Roman Catholic Diocese of Fréjus-Toulon

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Diocese of Fréjus-Toulon
Dioecesis Foroiuliensis-Tolonensis
Diocèse de Fréjus-Toulon
Toulon Cathedral Exterior.jpg
Location
Country France
Ecclesiastical province Marseille
Metropolitan Archdiocese of Marseille
Statistics
Area 6,022 km2 (2,325 sq mi)
Population
- Total
- Catholics
(as of 2006)
1,100,000
660,000 (60%)
Information
Denomination Roman Catholic
Rite Roman Rite
Established 4th Century
Cathedral Cathedral of Notre Dame in Toulon
Co-cathedral Co-Cathedral of Notre-Dame and St Stephen in Fréjus
Patron saint St Leontius of Fréjus
St Mary Magdalene
Current leadership
Pope Francis
Bishop Dominique Marie Jean Rey
Metropolitan Archbishop Georges Pontier
Website
Website of the Diocese

The Roman Catholic Diocese of Fréjus-Toulon is a diocese of the Latin Rite of the Roman Catholic Church in France. In 1957 it was renamed as the Diocese of Fréjus-Toulon.[1]

A suffragan of the Archbishopric of Aix, it comprised the whole département of Var. It was suppressed by the Concordat of 1801, re-established by that of 1817, and definitively established in 1823.[2]

The arrondissement of Grasse, which until 1860 belonged to the département of Var, when it was annexed to that of the Alpes-Maritimes, was, in 1886, separated from Fréjus and attached to the diocese of Nice. A Papal Brief of 1852 authorized the bishop to assume the title of Bishop of Fréjus and Toulon. The present diocese comprises the territory of the ancient Diocese of Fréjus as well as that of the ancient diocese of Toulon.

Since 16 May 2000, the Bishop of Fréjus-Toulon has been Bishop Dominique Marie Jean Rey. On 18 September 2012, Bishop Rey was appointed by Pope Benedict XVI to serve as one of the papally-appointed Synod Fathers of the upcoming October 2012 13th Ordinary General Assembly of the Synod of Bishops on the New Evangelization.[3]

History[edit]

Christianity would seem to have been introduced into Fréjus in the time of Emperor Constantine. History relates that in 374 a certain Acceptus falsely declared himself guilty of some crimes in order to rid himself of the episcopal dignity, and that the Council of Valencia besought the Church to name another in his stead.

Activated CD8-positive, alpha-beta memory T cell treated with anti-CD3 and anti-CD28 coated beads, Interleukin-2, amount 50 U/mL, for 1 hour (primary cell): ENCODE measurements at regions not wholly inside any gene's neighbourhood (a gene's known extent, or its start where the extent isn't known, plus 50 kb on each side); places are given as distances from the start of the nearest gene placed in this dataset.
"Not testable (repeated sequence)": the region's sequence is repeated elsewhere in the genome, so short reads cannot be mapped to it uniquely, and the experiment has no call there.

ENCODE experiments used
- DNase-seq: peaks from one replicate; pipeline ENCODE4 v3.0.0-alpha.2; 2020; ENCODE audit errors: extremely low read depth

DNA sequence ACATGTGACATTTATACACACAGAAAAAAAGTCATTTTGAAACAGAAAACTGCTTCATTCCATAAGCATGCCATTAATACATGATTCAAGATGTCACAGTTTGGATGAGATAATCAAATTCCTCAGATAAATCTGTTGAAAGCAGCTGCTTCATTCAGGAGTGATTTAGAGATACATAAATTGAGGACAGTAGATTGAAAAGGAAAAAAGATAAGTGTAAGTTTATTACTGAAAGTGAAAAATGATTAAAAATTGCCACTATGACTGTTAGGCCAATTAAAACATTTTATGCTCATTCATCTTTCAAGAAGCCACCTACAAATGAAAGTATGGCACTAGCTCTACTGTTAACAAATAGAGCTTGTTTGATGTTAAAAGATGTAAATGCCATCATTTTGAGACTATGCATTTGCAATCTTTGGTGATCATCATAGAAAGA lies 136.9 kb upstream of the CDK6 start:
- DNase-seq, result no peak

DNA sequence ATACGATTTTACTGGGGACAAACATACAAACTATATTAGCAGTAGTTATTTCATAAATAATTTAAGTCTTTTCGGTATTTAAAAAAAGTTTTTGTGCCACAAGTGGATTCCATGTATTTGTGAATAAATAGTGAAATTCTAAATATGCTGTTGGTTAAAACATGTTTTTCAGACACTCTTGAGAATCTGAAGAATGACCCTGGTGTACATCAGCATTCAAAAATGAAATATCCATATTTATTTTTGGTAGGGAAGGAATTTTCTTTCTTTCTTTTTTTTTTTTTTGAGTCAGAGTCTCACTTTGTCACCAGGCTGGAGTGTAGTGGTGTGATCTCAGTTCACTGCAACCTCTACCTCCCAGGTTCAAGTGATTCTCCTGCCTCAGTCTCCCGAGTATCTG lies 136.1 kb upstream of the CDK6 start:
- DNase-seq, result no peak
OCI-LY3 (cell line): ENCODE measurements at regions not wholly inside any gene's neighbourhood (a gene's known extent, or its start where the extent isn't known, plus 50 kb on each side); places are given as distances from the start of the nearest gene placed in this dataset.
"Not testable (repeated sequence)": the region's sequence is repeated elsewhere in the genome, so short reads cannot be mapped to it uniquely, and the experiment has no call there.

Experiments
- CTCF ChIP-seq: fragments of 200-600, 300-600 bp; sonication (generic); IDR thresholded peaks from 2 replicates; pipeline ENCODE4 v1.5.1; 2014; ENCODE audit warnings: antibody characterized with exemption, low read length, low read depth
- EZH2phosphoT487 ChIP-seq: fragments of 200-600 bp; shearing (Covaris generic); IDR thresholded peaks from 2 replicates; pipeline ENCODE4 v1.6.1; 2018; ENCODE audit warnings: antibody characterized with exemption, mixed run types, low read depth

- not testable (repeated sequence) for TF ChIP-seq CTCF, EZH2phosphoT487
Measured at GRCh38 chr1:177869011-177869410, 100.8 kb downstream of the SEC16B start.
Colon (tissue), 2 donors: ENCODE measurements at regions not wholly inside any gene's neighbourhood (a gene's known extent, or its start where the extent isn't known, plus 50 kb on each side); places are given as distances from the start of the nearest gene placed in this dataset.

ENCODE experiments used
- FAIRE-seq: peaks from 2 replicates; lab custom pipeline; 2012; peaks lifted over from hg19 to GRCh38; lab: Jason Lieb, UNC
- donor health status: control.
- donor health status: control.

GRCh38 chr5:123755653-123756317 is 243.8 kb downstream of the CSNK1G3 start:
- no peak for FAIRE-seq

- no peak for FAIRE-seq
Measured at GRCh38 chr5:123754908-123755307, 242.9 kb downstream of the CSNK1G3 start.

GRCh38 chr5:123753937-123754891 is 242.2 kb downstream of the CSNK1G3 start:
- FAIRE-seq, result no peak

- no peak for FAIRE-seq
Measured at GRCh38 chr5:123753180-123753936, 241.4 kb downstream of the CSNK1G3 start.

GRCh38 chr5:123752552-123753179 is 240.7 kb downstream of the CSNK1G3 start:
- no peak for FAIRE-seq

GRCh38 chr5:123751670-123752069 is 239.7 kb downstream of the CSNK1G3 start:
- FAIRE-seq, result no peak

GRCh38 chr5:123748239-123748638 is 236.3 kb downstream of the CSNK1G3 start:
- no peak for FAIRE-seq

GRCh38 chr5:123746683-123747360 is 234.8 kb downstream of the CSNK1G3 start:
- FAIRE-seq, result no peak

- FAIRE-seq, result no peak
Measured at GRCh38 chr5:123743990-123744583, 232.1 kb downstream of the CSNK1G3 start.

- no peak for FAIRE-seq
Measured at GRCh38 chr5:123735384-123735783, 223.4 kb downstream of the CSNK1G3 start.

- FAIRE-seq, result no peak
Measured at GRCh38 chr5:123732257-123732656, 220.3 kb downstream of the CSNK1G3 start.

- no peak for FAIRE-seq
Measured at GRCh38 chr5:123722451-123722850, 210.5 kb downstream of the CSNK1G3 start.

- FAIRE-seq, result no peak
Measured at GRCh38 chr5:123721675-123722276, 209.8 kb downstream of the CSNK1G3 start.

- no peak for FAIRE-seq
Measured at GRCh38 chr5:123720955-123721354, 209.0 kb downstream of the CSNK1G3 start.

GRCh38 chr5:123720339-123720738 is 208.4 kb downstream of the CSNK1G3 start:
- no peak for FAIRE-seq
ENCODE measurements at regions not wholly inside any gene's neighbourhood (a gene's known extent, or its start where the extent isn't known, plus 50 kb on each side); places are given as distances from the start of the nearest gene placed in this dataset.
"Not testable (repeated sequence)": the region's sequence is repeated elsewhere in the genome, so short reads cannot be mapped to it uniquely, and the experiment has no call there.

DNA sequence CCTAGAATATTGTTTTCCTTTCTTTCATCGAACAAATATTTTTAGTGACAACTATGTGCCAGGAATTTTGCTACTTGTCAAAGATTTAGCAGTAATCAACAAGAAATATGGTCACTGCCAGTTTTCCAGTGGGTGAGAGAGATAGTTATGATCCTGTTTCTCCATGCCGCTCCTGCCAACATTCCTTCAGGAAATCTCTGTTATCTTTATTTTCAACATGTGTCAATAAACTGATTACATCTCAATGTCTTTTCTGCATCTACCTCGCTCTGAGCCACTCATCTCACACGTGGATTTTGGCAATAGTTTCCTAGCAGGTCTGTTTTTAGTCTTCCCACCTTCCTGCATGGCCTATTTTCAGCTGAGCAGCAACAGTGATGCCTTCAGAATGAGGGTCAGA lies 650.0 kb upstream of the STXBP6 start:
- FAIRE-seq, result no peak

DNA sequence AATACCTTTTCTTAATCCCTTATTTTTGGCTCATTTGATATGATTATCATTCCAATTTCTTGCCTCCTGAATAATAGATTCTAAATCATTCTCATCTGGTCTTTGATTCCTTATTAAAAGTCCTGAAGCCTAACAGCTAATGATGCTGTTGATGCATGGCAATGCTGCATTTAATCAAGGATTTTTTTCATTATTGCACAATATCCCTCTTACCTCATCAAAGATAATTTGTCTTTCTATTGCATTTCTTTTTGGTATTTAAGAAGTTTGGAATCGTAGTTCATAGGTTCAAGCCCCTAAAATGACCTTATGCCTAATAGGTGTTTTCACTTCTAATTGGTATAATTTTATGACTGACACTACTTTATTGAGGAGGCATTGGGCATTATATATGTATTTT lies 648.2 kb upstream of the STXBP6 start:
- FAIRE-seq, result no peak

The following are named among the bishops of this see:

The Island of Lérins, well known as the site of the celebrated monastery founded there in 410, was sold in 1859 by the bishop of Fréjus to an English purchaser. A number of the saints of Lérins are especially honoured in the diocese. Among them are Sts. Honoratus, Caesarius, Hilary, and Virgilius, all of whom became archbishop of Arles; Quinidius, Bishop of Vaison; Valerius, Bishop of Nice; Maximus, Bishop of Riez; Veranus and Lambertus, both Bishop of Vence; Vincent of Lérins, author of the Commonitorium, and his brother Lupus, Bishop of Troyes; Agricola, Bishop of Avignon; Aigulphus and Porcarius, martyrs; St. Tropesius, martyr during the persecution of Emperor Nero; St. Louis of Toulouse (1274–1297), a native of Brignoles, in the Diocese of Toulon, and later Archbishop of Toulouse; and the virgin St. Roseline, prioress of the monastery of La Celle-Roubaud, who died in 1329, and whose shrine, situated at Les Arcs near Draguignan, has been for six centuries a place of pilgrimage, are likewise especially honoured in the diocese.

The sojourn in 1482 of St. Francis of Paola at Bormes and at Fréjus, where he caused the cessation of the plague, made a lasting impression.

Bishops[edit]

To 1000[edit]

  • 400?–433: Leonce
  • 433–455: Theodor
  • 463–465: Asterius
  • 475?: Ausile
  • 484?–506: Victorin
  • 524: John I
  • 527–529: Lupercien
  • 541: Didier
  • 549–554: Expectat
  • 582: Epiphane
  • 636: Martin
  • ...
  • 909–911: Benedict
  • 949–952: Gontar
  • 973–1000?: Riculfe

1000 to 1300[edit]

1300 to 1500[edit]

1500 to 1800[edit]

Bishop Dominique Marie Jean Rey

From 1800[edit]

References[edit]

  1. ^ "Diocese of Fréjus-Toulon". catholic-hierarchy.org. 
  2. ^ "Fréjus". Catholic Encyclopedia. Retrieved 2007-02-18. 
  3. ^ http://www.microsofttranslator.com/BV.aspx?ref=IE8Activity&a=http%3A%2F%2Fpress.catholica.va%2Fnews_services%2Fbulletin%2Fnews%2F29687.php%3Findex%3D29687%26po_date%3D18.09.2012%26lang%3Den

 This article incorporates text from a publication now in the public domainHerbermann, Charles, ed. (1913). Catholic Encyclopedia. Robert Appleton Company. 

Coordinates: 43°07′54″N 5°58′25″E / 43.13167°N 5.97361°E / 43.13167; 5.97361